Taking Andra's arm, she triggered a simple diagnostic spell. Aside from reporting puncture trauma to the muscles, the spell provided Gena with an impression of corruption spreading through the area. She knew that came from the necrotic processes started by the venom, and acted fast to limit and heal the damage.
Instead of wasting energy on a spell that would cut off blood flow from the arm to the rest of Andra's body, Gena picked a round stone from the roadway and forced it up into Andra's armpit. She enlisted one of the girls gawking down at her to hold the stone tight against Andra's arm, knowing the stone would compress the arteries and veins, temporarily isolating the arm from blood flow.
Had she known exactly what type of snake had bitten Andra, Gena could have chosen a spell specifically created to deal with that snake's bite. Instead she had to rely on a spell designed to counteract most hemotoxic venoms. Pressing her palms against the wound, she invoked the spell, and warmth passed, from her hands to Andra's arm.
The diagnostic spell reported the immediate neutralization of the venom, bringing a smile to Gena's face. "Good, good. You can drop the rock now." She looked up at the people who had gathered around. "She'll live, and with a bit more work here, she'll be fine."
Repairing the damage to Andra's arm should not be difficult at all. Healing spells worked to speed up the body's normal healing processes. With a child Andra's age, the magick had no trouble augmenting her healing rate, and when Gena finally pulled her hands away from the snake bite, smeared blood gave the only clue that Andra had been bitten.
Gena stood slowly and fought off a wave of dizziness. Though the spells had been simple, they had taken something out of her. After a moment or two the dizziness passed, and Gena wiped her hands off with one of the rags the girl's mother had started to tear into bandages.
As Gena moved away from the crowdâ€”leaving Andra in her mother's careâ€”one of the boys Durriken had charged with guard duty came running over to her. "You should see this, m'lady." He jumped up and pointed north-east past one of the wagons.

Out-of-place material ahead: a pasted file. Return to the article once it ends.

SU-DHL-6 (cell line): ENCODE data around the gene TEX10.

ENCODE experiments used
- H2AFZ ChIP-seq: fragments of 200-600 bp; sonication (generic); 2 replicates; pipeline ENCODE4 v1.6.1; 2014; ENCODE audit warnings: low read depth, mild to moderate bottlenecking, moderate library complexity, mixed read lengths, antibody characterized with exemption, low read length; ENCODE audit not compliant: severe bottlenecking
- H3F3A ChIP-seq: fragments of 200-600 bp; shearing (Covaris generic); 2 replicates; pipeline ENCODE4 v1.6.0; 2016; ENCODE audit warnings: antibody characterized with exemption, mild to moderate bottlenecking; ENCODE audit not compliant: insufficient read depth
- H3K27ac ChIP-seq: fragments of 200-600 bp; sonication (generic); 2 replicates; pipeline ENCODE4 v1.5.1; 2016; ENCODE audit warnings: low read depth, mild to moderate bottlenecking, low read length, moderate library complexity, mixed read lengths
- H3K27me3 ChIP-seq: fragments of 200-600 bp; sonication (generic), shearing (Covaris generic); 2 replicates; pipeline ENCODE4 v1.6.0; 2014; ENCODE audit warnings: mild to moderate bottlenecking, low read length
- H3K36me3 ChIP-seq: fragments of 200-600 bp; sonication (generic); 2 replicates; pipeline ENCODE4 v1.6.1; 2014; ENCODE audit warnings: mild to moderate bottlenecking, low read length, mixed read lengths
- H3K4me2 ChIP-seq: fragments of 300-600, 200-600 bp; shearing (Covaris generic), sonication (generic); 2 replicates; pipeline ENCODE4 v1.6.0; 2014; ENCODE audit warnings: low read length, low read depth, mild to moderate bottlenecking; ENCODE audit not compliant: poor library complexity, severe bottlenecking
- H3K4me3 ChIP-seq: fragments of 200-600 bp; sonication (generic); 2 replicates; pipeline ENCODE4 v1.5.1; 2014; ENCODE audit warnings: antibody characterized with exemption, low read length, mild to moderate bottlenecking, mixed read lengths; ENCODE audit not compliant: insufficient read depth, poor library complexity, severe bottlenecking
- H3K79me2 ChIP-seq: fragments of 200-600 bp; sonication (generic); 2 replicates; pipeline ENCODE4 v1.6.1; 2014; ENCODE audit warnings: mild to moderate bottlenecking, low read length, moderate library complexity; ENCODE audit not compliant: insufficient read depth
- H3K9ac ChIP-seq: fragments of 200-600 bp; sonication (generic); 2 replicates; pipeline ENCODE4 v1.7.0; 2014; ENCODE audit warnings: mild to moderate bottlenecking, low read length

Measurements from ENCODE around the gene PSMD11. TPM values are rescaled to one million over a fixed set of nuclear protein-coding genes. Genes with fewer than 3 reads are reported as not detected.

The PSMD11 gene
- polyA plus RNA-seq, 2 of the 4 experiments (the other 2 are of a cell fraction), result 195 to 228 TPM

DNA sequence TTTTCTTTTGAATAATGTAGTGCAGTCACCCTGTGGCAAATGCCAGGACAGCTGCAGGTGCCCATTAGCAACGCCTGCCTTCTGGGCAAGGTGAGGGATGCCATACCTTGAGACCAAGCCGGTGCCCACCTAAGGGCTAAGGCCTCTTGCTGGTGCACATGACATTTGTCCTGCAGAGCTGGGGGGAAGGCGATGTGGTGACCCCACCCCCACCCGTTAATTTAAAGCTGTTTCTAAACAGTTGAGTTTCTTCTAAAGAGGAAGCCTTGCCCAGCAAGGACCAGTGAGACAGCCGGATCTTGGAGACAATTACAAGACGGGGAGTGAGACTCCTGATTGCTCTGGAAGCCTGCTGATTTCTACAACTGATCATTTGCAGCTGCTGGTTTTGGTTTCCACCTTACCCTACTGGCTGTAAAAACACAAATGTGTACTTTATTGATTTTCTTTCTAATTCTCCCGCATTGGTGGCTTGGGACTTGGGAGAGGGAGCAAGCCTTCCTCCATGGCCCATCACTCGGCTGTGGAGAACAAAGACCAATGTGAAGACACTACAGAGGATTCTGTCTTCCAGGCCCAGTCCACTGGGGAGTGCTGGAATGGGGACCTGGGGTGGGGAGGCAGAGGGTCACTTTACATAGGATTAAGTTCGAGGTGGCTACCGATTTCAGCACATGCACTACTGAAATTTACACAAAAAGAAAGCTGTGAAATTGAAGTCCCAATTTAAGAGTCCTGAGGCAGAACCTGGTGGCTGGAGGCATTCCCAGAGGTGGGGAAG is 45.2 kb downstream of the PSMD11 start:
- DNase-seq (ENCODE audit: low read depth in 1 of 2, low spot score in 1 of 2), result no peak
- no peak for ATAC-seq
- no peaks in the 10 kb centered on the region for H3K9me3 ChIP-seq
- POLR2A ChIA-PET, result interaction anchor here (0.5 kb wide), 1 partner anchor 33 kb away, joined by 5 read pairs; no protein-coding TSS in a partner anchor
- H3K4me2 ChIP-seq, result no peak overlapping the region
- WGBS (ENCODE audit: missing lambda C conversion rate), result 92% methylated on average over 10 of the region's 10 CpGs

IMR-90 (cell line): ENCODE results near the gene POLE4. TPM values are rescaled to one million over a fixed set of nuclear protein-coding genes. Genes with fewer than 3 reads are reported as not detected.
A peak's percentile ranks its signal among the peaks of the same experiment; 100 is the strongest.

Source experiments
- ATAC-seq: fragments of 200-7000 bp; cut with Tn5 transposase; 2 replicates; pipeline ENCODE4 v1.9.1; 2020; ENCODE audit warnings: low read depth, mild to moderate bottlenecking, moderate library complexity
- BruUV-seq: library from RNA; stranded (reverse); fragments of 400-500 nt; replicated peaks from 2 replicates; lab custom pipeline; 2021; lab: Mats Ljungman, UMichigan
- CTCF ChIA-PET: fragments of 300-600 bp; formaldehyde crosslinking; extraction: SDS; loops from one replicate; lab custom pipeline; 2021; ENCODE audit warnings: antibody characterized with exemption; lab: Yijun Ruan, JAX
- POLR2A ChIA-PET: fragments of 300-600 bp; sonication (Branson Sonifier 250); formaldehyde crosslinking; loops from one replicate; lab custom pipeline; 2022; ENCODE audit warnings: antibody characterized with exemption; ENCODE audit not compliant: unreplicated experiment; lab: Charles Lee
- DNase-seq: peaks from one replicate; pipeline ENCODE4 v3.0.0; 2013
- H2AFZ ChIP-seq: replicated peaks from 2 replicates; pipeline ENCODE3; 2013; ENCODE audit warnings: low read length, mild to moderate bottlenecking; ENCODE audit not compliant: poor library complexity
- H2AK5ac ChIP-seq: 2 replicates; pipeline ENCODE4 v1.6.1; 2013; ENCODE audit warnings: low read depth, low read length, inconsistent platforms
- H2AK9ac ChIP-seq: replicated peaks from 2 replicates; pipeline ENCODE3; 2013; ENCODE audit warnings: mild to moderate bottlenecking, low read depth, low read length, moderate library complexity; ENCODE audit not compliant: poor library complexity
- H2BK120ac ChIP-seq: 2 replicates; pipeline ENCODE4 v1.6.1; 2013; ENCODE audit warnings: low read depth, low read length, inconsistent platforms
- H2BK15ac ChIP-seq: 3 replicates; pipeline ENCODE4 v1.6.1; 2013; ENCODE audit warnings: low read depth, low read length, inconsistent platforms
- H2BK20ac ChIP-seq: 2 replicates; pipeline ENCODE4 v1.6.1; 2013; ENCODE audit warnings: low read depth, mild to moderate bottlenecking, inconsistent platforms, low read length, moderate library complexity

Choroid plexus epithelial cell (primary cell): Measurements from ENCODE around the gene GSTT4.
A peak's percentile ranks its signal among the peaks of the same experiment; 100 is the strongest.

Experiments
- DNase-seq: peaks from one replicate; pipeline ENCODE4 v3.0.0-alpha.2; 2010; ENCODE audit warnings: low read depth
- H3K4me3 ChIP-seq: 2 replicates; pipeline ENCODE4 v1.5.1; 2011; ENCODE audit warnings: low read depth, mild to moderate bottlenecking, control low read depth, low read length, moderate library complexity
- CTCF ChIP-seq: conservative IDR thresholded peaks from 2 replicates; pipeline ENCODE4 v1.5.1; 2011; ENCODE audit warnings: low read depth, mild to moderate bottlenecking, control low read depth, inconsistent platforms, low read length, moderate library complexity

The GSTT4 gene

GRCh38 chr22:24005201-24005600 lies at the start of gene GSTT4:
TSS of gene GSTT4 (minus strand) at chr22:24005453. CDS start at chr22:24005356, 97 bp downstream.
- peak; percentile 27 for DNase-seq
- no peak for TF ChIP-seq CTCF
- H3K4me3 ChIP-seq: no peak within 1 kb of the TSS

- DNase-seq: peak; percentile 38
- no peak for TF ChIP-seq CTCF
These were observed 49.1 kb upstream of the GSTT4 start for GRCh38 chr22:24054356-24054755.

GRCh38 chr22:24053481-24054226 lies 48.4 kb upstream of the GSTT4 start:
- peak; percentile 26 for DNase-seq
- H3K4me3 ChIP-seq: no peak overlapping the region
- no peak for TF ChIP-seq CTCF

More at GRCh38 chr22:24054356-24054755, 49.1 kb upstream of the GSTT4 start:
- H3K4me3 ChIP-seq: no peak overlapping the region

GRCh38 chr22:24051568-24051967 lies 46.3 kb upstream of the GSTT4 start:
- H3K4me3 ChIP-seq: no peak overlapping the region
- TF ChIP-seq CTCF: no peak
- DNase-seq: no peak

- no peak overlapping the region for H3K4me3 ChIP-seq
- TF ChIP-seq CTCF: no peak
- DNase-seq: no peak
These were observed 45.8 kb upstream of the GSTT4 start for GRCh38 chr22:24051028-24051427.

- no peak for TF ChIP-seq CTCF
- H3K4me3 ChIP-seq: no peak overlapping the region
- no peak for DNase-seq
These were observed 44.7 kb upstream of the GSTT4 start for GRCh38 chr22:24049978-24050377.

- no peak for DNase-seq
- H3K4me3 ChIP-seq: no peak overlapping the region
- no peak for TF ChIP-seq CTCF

Walking around the wagons, Genevera saw distant dun hints of the dust cloud long before she heard trumpets or caught the scarlet pennants snapping in the breeze. Unable to identify them at first, she muttered a prayer in hopes they were not Haladina. She had the spells and experience necessary to raise a defense of the camp, but after treating Andra she needed rest before she could be at her best in combat.
The approach to the camp took the riders up a slight incline, which she knew would take the edge off a charge. That hardly mattered, though, as Haladina seldom fought in unison and would attack from many points at once. The grasslands, baked golden-brown by the sun, offered her magicks fodder for a fire, but it would rage out of control and kill her and the people she meant to save as well as their tormentors. Her defense would have to be more careful, making it that much tougher on her, and she wasn't certain she was fully up to the task.
Shenan, Keif's younger brother, stood beside her, shifting throwing stones from left hand to right. "What do you mark them to be, m'lady?"
Gena glanced down at the towheaded boy beside her. "How much can you see?"
"Cloud, all whispylike. Has to be riders." The boy lowered his voice. "If Neal was here, we'd learn them."
She gently rested her right hand on his left shoulder and felt tense muscles loosen beneath rough homespun. She narrowed her eyes and watched carefully, then smiled with relief. "I see banners of red, with black piping and devices."
"Flash of gold from the top of one standard, too, eh?" The Elven female nodded. "You have the eyes of an eagle, Shenan. Just so you know, those are likely Aurdon Rangers."
Gena squatted down and pointed at a rider at their head. "I believe that is Durriken riding beside their captain, so I do not fear another Haladin raid."
The boy's smile broadened, piling up dimples at the corners of his mouth. "Can I tell my ma?"
Gena nodded, and quite quickly the whole camp had its attention drawn to the approaching riders. She joined the refugees in smiling at the riders, but she neither shouted nor waved until Durriken cut abruptly to the right for a slow-count of three, then rode back to the line. With that signal she knew he had come without coercion or under duress, so she raised her left hand and shouted a welcome.
Durriken rode a bit ahead of the Rangers and reined up short. Cupping her jaw gently in his long-fingered hands, he bent down from the saddle and kissed Gena, then winked at her and turned back toward the others. "Lady Genevera Sylvanii, may I present Captain Floris Fisher of the Aurdon Rangers, Seventh Regiment."